Wednesday, August 22, 2007

Median crossover crashes a problem in Kansas

I noticed a small news story in USA Today about a recent spate of deadly crossover crashes in Kansas. Highway engineers were quoted as saying they designed the medians of divided highways to be wide enough to enable drivers to regain control if they strayed off the left side of the road. There was speculation that rising traffic volume may have something to do with the increase in these crashes and also talk of the need for some kind of barrier down the center of the medians.

I've noticed that even on many Interstate highways that the typical grass median is not wide enough, in my view. For example, West Virginia allows 70 mph travel on I-64 west of Charleston, but the median is only about 2 lanes wide (if even that much). Worse, it is V-shaped in cross section, with the center of the median well below pavement level. This means that almost any vehicle angling into the median at legal speeds would be likely to flip over. Imagine being rammed head-on by an upside-down car!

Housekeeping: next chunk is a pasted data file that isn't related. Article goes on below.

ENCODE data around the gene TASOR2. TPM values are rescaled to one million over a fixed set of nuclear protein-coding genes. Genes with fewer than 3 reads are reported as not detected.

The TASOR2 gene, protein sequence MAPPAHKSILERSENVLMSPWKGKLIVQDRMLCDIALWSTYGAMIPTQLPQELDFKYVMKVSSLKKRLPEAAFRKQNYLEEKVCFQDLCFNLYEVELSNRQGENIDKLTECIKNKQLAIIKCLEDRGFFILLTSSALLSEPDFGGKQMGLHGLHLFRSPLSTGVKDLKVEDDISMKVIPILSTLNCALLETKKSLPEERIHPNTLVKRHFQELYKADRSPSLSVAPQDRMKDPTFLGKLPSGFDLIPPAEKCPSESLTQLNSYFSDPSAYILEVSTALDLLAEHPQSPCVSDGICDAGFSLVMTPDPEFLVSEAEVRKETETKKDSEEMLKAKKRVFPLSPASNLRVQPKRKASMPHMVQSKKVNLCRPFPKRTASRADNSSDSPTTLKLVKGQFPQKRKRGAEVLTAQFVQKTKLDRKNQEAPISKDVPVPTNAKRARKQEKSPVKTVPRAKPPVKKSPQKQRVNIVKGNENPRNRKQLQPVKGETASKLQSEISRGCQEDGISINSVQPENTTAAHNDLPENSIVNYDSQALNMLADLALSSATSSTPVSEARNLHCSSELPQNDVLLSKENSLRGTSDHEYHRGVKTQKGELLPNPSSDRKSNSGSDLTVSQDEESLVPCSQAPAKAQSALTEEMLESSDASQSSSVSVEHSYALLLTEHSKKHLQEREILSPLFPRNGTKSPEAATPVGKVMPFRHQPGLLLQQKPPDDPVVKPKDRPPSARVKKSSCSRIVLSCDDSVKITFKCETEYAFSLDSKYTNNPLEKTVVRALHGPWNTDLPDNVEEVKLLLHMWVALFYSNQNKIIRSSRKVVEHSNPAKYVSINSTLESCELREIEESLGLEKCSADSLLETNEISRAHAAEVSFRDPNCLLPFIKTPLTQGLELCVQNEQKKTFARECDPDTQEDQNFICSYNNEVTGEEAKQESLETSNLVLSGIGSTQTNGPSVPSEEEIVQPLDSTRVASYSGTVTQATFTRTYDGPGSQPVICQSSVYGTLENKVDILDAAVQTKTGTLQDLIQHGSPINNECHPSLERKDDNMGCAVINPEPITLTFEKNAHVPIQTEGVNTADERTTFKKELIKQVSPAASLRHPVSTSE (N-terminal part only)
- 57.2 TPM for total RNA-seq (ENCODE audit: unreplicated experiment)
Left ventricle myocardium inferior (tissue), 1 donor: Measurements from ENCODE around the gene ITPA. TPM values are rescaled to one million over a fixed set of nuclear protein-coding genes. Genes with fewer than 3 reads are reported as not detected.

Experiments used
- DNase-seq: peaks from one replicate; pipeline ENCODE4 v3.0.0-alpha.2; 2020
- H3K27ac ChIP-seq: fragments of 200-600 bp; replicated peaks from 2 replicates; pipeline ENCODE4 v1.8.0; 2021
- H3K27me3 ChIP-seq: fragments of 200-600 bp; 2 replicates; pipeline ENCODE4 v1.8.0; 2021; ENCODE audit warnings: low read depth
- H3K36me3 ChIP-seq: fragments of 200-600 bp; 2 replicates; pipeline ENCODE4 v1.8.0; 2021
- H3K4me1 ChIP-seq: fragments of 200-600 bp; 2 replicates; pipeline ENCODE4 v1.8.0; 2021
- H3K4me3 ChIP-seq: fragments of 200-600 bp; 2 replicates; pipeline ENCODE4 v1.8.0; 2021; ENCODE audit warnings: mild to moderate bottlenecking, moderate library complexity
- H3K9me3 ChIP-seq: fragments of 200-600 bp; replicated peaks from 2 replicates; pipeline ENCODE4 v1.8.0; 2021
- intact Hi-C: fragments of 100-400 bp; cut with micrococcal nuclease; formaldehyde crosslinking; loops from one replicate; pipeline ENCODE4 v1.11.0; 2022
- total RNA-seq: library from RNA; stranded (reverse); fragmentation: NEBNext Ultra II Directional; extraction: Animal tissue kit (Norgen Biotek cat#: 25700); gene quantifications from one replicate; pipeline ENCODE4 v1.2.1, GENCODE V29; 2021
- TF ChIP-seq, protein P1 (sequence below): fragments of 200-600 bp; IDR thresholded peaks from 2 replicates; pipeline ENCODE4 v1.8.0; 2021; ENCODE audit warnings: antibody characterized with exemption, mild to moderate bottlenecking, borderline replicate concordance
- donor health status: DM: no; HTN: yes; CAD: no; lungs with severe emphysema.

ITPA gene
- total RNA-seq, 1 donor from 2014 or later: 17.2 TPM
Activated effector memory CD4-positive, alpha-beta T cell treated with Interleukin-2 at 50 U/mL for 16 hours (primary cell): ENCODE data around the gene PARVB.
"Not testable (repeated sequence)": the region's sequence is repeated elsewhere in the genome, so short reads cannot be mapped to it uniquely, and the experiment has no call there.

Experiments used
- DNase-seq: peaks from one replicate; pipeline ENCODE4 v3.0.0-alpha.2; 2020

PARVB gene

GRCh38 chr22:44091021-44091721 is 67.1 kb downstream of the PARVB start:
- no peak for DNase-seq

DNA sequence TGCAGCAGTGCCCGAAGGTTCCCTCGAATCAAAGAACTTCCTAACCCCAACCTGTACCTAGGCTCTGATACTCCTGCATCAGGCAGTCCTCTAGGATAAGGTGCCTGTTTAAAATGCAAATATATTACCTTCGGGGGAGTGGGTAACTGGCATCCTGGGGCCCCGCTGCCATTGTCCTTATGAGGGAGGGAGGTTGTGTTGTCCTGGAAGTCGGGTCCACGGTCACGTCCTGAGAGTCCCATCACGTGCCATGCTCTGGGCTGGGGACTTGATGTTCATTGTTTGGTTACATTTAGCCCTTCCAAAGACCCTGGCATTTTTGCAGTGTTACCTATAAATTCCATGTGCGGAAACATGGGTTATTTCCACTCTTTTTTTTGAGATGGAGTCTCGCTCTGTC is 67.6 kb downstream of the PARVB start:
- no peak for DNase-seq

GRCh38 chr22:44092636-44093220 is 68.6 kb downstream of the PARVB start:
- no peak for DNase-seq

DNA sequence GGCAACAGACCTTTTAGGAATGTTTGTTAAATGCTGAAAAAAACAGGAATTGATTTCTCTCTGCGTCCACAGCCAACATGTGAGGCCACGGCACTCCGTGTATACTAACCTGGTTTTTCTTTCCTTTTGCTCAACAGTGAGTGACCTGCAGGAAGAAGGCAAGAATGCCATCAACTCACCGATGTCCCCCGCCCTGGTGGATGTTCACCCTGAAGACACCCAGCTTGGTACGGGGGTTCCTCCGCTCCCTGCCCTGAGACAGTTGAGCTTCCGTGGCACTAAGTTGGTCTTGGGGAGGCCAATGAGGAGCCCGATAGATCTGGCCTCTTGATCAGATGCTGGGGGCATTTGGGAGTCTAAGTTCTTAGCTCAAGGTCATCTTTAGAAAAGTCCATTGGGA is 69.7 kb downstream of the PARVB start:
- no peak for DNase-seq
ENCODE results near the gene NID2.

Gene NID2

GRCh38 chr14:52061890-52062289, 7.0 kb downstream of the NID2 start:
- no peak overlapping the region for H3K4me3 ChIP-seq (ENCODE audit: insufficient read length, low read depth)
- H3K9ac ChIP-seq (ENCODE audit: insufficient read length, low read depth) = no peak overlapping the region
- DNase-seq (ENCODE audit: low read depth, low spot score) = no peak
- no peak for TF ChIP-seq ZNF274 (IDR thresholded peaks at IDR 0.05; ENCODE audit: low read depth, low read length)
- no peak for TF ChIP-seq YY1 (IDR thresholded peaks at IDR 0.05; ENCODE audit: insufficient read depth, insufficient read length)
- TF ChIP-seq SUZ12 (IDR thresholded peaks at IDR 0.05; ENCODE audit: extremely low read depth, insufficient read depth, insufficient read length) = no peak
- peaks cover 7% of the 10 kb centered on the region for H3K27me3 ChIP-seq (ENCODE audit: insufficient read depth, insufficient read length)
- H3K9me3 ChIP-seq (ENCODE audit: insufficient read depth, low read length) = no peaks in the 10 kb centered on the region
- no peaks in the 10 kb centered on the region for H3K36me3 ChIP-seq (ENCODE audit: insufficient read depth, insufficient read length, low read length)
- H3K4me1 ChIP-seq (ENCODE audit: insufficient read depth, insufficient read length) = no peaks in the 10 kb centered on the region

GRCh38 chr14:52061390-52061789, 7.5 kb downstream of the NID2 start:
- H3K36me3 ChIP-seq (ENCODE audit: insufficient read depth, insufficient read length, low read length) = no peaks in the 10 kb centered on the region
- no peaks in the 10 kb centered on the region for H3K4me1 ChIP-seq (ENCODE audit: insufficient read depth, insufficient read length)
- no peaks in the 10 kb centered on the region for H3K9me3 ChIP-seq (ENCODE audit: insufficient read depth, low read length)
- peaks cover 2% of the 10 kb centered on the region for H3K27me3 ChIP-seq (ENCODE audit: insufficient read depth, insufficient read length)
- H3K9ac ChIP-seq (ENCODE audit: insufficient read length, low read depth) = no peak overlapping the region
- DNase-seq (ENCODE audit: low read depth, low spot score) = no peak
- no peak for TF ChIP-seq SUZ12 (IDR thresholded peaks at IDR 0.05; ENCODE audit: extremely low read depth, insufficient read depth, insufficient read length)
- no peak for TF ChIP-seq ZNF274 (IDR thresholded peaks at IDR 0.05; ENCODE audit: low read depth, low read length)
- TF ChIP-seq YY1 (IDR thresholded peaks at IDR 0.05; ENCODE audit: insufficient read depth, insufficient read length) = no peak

Some states including the Carolinas have taken steps to alleviate the problem. Even on highways with wide medians, cable-type guardrails are installed in the center to prevent cars at least from crashing through. I doubt that tractor-trailers would be stopped by these, however. Data from South Carolina show that deadly crossover crashes have been reduced.

Locally, there is one older freeway that raises eyebrows for me. It has a rather narrow level grassy median for most of its length, but on one half-mile segment that passes beneath a highway bridge and a railroad bridge, the median narrows down to a cement curb only about two feet wide. In this day of Jersey barriers (the ubiquitous curved concrete dividers where there is no space for a proper median), I am surprised that the state of Virginia has done nothing about this roadway segment. I even more surprised that apparently very few deadly crashes have occurred at this spot during the 15 years I have lived in the area.

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